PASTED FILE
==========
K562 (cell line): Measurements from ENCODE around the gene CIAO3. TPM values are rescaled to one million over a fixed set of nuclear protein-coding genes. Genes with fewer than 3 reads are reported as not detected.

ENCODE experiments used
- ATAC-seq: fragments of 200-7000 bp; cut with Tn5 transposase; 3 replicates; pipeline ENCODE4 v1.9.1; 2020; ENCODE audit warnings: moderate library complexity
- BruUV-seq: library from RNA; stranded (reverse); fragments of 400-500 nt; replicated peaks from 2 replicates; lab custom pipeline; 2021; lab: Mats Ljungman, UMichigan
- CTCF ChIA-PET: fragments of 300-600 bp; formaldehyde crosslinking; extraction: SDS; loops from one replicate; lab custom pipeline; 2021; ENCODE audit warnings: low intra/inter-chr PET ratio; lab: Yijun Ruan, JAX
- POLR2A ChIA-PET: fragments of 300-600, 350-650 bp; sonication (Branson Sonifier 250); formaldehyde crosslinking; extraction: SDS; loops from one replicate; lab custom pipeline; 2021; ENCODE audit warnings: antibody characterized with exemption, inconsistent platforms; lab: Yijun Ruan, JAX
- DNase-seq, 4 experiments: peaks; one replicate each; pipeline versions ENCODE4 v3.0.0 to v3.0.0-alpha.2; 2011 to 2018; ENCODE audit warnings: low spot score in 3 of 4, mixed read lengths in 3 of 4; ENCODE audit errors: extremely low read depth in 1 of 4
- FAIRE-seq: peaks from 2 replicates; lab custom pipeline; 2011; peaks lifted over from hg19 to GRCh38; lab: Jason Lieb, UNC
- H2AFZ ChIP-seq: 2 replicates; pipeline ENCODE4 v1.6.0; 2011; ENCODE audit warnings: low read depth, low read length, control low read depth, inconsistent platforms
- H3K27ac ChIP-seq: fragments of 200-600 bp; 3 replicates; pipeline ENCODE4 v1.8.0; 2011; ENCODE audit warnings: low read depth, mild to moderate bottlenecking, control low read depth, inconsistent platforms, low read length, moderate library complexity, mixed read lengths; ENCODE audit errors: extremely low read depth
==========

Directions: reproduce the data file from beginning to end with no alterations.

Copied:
K562 (cell line): Measurements from ENCODE around the gene CIAO3. TPM values are rescaled to one million over a fixed set of nuclear protein-coding genes. Genes with fewer than 3 reads are reported as not detected.

ENCODE experiments used
- ATAC-seq: fragments of 200-7000 bp; cut with Tn5 transposase; 3 replicates; pipeline ENCODE4 v1.9.1; 2020; ENCODE audit warnings: moderate library complexity
- BruUV-seq: library from RNA; stranded (reverse); fragments of 400-500 nt; replicated peaks from 2 replicates; lab custom pipeline; 2021; lab: Mats Ljungman, UMichigan
- CTCF ChIA-PET: fragments of 300-600 bp; formaldehyde crosslinking; extraction: SDS; loops from one replicate; lab custom pipeline; 2021; ENCODE audit warnings: low intra/inter-chr PET ratio; lab: Yijun Ruan, JAX
- POLR2A ChIA-PET: fragments of 300-600, 350-650 bp; sonication (Branson Sonifier 250); formaldehyde crosslinking; extraction: SDS; loops from one replicate; lab custom pipeline; 2021; ENCODE audit warnings: antibody characterized with exemption, inconsistent platforms; lab: Yijun Ruan, JAX
- DNase-seq, 4 experiments: peaks; one replicate each; pipeline versions ENCODE4 v3.0.0 to v3.0.0-alpha.2; 2011 to 2018; ENCODE audit warnings: low spot score in 3 of 4, mixed read lengths in 3 of 4; ENCODE audit errors: extremely low read depth in 1 of 4
- FAIRE-seq: peaks from 2 replicates; lab custom pipeline; 2011; peaks lifted over from hg19 to GRCh38; lab: Jason Lieb, UNC
- H2AFZ ChIP-seq: 2 replicates; pipeline ENCODE4 v1.6.0; 2011; ENCODE audit warnings: low read depth, low read length, control low read depth, inconsistent platforms
- H3K27ac ChIP-seq: fragments of 200-600 bp; 3 replicates; pipeline ENCODE4 v1.8.0; 2011; ENCODE audit warnings: low read depth, mild to moderate bottlenecking, control low read depth, inconsistent platforms, low read length, moderate library complexity, mixed read lengths; ENCODE audit errors: extremely low read depth